Published on March 8th, 2012 | by Glenn Meyers14
Top Eight Alternative Fuels
March 8th, 2012 by Glenn Meyers
Gasoline and diesel are still fossil fuel kings of the fuel supply chain but alternative fuels are now swinging the scale more toward green.
A growing number of people believe alternative fuels will have an expanded role in the cars and trucks of tomorrow. According to Larry West, such interest has been spurred by three important considerations:
- Alternative fuels generally have lower vehicle emissions that contribute to smog, air pollution and global warming
- Most alternative fuels don’t come from finite fossil-fuel resources and are sustainable
- Alternative fuels can help nations become more energy independent
With this in mind, we learn that the U.S. Energy Policy Act of 1992 identified eight alternative fuels of note – some that are used, others considered more experimental in nature. Regardless, the fuels on this list have the potential to serve as full or partial alternatives to gasoline and diesel. Here is our Top Eight list of alternative fuels.
An alcohol-based alternative fuel made by fermenting and distilling crops such as corn, barley or wheat. It can be blended with gasoline to increase octane levels and improve emissions quality. Positive: Materials are renewable. Negative: Ethanol subsidies have a negative impact on food prices and availability.
2. Natural Gas
Natural gas is an alternative fuel that burns clean and is already widely available to people in many countries through utilities that provide natural gas to homes and businesses. Positive: Cars and trucks with specially designed engines produce fewer harmful emissions than gasoline or diesel. Negative: Natural gas production creates methane, a greenhouse gas that is 21 times worse for global warming than CO2.
Electricity can be used as a transportation alternative fuel for battery-powered electric and fuel-cell vehicles. Battery powered electric vehicles store power in batteries that are recharged by plugging the vehicle into a standard electrical source. Fuel-cell vehicles run on electricity that is produced through an electrochemical reaction that occurs when hydrogen and oxygen are combined. Positive: Electricity for transportation is highly efficient, and we already have an extensive electricity network. In the case of fuel cells, they produce electricity without combustion or pollution. Negative: Much electricity is generated today from coal or natural gas, leaving a bad carbon footprint. (Nonetheless, electric vehicles are still the greenest option around when it comes to cars.)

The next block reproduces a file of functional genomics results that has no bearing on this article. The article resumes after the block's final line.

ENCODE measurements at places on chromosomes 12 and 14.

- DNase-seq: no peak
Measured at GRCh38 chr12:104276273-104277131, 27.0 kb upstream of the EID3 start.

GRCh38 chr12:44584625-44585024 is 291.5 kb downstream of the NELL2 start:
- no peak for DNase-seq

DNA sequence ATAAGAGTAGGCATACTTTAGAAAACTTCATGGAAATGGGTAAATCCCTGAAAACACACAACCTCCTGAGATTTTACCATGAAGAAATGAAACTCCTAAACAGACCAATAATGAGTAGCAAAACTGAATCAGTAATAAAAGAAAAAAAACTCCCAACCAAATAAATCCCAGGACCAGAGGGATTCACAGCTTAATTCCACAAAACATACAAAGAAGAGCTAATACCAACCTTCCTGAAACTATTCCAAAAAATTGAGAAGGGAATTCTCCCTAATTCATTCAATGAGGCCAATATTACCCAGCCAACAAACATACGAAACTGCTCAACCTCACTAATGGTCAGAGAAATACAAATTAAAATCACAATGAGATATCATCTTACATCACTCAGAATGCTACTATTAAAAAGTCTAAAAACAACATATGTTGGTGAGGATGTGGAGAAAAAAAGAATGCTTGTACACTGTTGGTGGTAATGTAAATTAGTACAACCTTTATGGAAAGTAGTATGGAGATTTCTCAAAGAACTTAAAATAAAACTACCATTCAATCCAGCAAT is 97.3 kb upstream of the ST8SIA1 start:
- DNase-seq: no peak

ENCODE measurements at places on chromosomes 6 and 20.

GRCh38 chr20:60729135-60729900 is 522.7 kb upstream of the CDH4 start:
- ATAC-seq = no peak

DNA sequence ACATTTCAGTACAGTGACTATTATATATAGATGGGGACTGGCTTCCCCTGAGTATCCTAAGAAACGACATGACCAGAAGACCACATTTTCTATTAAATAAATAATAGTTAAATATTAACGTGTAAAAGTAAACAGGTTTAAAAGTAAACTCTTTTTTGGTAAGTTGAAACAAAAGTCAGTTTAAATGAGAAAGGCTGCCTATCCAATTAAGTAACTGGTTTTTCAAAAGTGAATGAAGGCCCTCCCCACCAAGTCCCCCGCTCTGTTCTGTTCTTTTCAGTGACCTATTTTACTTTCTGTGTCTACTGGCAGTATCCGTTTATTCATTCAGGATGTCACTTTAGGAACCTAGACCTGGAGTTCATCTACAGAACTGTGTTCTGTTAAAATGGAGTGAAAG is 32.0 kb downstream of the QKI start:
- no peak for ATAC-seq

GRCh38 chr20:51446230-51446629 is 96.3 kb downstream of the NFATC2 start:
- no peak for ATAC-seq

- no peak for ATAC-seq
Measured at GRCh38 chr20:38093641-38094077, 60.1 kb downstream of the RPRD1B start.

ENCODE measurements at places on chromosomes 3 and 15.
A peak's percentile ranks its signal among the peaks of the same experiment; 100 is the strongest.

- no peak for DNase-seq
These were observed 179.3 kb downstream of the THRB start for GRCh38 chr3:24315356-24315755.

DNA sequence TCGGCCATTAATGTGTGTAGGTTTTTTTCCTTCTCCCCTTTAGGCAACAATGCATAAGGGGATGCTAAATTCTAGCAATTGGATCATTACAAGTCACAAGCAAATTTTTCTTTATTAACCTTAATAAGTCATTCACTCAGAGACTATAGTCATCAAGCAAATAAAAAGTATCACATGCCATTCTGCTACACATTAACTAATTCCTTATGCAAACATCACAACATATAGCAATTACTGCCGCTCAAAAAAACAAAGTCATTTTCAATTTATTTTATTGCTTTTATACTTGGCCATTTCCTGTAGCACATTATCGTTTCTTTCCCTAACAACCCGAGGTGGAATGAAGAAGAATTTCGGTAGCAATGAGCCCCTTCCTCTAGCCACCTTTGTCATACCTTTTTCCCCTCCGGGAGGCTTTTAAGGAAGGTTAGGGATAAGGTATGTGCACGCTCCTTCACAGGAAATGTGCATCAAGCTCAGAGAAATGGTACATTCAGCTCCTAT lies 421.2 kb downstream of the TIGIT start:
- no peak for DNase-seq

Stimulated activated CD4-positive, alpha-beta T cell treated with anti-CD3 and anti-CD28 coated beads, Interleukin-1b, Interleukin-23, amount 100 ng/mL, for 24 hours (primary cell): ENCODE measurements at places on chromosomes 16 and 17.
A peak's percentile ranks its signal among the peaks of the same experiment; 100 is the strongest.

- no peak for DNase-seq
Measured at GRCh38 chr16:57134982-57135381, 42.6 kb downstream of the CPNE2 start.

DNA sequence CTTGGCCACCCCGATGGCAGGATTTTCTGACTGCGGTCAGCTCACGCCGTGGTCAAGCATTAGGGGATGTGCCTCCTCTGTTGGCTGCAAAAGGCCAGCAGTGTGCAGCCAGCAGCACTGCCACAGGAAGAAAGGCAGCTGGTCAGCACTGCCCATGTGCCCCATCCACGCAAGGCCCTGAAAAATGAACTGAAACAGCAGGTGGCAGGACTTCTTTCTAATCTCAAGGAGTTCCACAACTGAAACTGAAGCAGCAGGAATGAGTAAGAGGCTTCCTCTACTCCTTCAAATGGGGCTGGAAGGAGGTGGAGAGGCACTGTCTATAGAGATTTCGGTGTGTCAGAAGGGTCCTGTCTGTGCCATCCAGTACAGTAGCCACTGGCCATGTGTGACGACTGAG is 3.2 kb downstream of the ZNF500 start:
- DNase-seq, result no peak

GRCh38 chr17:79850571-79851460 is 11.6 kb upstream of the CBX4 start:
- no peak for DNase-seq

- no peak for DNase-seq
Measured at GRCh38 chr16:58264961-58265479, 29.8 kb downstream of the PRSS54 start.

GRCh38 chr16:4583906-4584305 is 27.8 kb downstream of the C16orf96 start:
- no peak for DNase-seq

Hydrogen can be mixed with natural gas to create an alternative fuel for vehicles that use certain types of internal combustion engines. Hydrogen is also used in fuel-cell vehicles that run on electricity produced by the petrochemical reaction that occurs when hydrogen and oxygen are combined in the fuel “stack.” Positive: No bad emissions. Negative: Cost. And also the lack of fueling infrastructure and difficulty of putting it in place.
Propane—also called liquefied petroleum gas or LPG—is a byproduct of natural gas processing and crude oil refining. Already widely used as a fuel for cooking and heating, propane is also a popular alternative fuel for vehicles. Positive: Propane produces fewer emissions than gasoline, and there is also a highly developed infrastructure for propane transport, storage and distribution. Negative: Natural gas production creates methane, a greenhouse gas that is 21 times worse for global warming than CO2.
Biodiesel is an alternative fuel based on vegetable oils or animal fats, even those recycled after restaurants have used them for cooking. Vehicle engines can be converted to burn biodiesel in its pure form, and biodiesel can also be blended with petroleum diesel and used in unmodified engines. Positive: Biodiesel is safe, biodegradable, reduces air pollutants associated with vehicle emissions, such as particulate matter, carbon monoxide and hydrocarbons. Negative: Limited production and distribution infrastructure.
Methanol, also known as wood alcohol, can be used as an alternative fuel in flexible fuel vehicles that are designed to run on M85, a blend of 85 percent methanol and 15 percent gasoline, but automakers are no longer manufacturing methanol-powered vehicles. Positive: Methanol could become an important alternative fuel in the future as a source of the hydrogen needed to power fuel-cell vehicles. Negative: Automakers are no longer manufacturing methanol-powered vehicles.
8. P-Series Fuels
P-Series fuels are a blend of ethanol, natural gas liquids and methyltetrahydrofuran (MeTHF), a co-solvent derived from biomass. P-Series fuels are clear, high-octane alternative fuels that can be used in flexible fuel vehicles. Positive: P-Series fuels can be used alone or mixed with gasoline in any ratio by simply adding it to the tank. Negative: Manufacturers are not making flexible fuel vehicles.
Photo: horatioNailknot_Rob Elam